Online learning has also taken away opportunities for the small moments of connection that keep students engaged and help teachers determine how their students are doing. 

“One thing that fuels me is the hundreds of positive interactions you can have every single day just by smiling at a kid and saying ‘hi’ in a hallway,” Doyle said. “That’s all gone now.”

To a degree, almost every educator does want to re-open. The question is: when, and under what conditions? At what point is going back to school safe? 

Even vaccinating teachers might not be enough for the union to come around. It has asked for other conditions not endorsed by public health experts to be met, such as adding lids to all toilets and requiring each local zip code to be in the state’s orange tier for risk for two weeks.

“At the end of the day, most teachers want to get back in the classroom and serve students,” said Brendan Furey, a social studies teacher at Lincoln High School. “It’s my guess that most would show up if they have trust in the school district’s reopening plan.”

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Kate Selig is an intern at Mission Local.

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  1. Toilet seat covers would be high touch and will break within a few weeks. No need for more high touch surfaces. Has anyone gotten Covid from using a public bathroom? Also the zip code demands are ridiculous.

  2. Thank you Kate! Well done! I would like to clarify that some students are doing well with distance learning and in some specific situations, they are thriving. However, many students are not able to access what they need through distance learning and many are struggling.

  3. In addition hubs are teaching our students. The hubs are safely doing this with no community spread. They are majority people of color who the district feels is okay to put at risk but not teachers.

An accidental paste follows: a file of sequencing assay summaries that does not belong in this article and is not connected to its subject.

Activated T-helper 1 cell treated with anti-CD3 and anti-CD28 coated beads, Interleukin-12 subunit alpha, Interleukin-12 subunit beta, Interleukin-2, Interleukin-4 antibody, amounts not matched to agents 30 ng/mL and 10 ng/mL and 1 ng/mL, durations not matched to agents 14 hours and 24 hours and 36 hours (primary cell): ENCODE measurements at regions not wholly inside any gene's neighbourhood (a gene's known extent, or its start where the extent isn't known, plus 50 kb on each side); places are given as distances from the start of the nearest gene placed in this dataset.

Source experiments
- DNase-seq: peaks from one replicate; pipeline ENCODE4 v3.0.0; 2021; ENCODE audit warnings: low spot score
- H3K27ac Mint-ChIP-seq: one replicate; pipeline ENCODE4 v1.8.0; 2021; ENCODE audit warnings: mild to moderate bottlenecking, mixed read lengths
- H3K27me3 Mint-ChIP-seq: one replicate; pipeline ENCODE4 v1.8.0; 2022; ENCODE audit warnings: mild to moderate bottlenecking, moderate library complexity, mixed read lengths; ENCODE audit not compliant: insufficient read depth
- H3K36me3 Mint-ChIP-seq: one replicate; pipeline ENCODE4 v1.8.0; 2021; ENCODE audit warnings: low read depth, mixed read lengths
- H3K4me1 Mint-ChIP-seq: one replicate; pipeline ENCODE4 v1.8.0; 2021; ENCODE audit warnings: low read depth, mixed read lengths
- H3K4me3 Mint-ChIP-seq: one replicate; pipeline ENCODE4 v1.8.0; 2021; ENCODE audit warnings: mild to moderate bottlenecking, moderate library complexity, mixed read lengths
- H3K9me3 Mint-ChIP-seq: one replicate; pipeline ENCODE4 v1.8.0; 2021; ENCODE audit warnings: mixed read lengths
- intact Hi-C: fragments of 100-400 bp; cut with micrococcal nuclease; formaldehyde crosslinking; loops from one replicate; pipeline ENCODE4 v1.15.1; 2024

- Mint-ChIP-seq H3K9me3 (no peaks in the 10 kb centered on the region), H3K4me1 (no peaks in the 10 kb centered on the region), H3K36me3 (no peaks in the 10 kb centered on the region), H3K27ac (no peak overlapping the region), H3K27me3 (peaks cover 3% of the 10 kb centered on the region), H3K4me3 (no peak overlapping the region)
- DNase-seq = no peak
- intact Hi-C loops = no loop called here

1. The hubs are small, stable cohorts of students in relatively large indoor spaces. The average elementary school has roughly 300 students, so they’re far from comparable. Middle and high schools generally have at least two or three times as many students. Lowell has about 2,700.

      Additionally, you don’t realize who is responsible for the hub program. That would be the city, not SFUSD:

      DCYF and the SF Recreation and Parks Department, in partnership with community-based agencies and other City departments, are planning the implementation of Community Learning Hubs, a Citywide, neighborhood-based strategy to support children, youth, and families during the school year. The Hubs will provide support for students who are utilizing SFUSD’s Distance Learning Curriculum, and will prioritize children and youth with the highest need.

      So if anyone is putting students of color at risk, it is not the district. I believe there have been no known cases of community spread at any of the hubs, but there are also a lot of parents who DO NOT want to send their kids to hubs. Also, private schools that are open or will be reopening soon have a significant number of families who are not willing to return to in-person learning.

      In addition to any actual health and safety concerns school personnel, students and their families might face, there are a lot of perceptions that affect willingness to return to in-person learning. Regardless of the accuracy of those perceptions, they have a large impact that can’t be removed by Breed, Herrera, Chiu and Ting grabbing headlines with a press conference – one held in front of a school without anyone at that school site being consulted or even notified.

      As an aside, it is always interesting to me that some public school teachers send their kids to private schools. If Kevin Doherty has made the decision that his blonde-haired blue-eyed children are too good for public education, he is doing damage to students of color and white students who are getting a public school education.

  4. I am a SFUSD teacher and want to go back. Not to FEB 2020 school but some version. The survey results were only of those UESF members that responded. It was not a widely circulated to its members. It stated that 3,212 teachers of about 4000 members reported and that, “These responses may be duplicated as some members have multiple roles”. This is an accurate survey. Teachers are scared to say anything because we will attacked for putting teachers at risk. We are scared to come out and say we want to teach.

  5. A simple solution would be to open the City College Drive Through vaccination site to all SFUSD teachers and staff one designated day. Vaccinate all of our SFUSD teachers and staff in one day. Then thirty days later hold another one day SFUSD teachers and staff second vaccination. Then open all the schools the following week. Order all the toilet seat covers now and install them as they come in.

    1. Tomasita,

      You should run for a seat of the Board of Education — as you, in in 60 seconds and 3 sentences, have laid out a more coherent/sensible re-opening plan than the current Board has been able to achieve in nearly 11 months.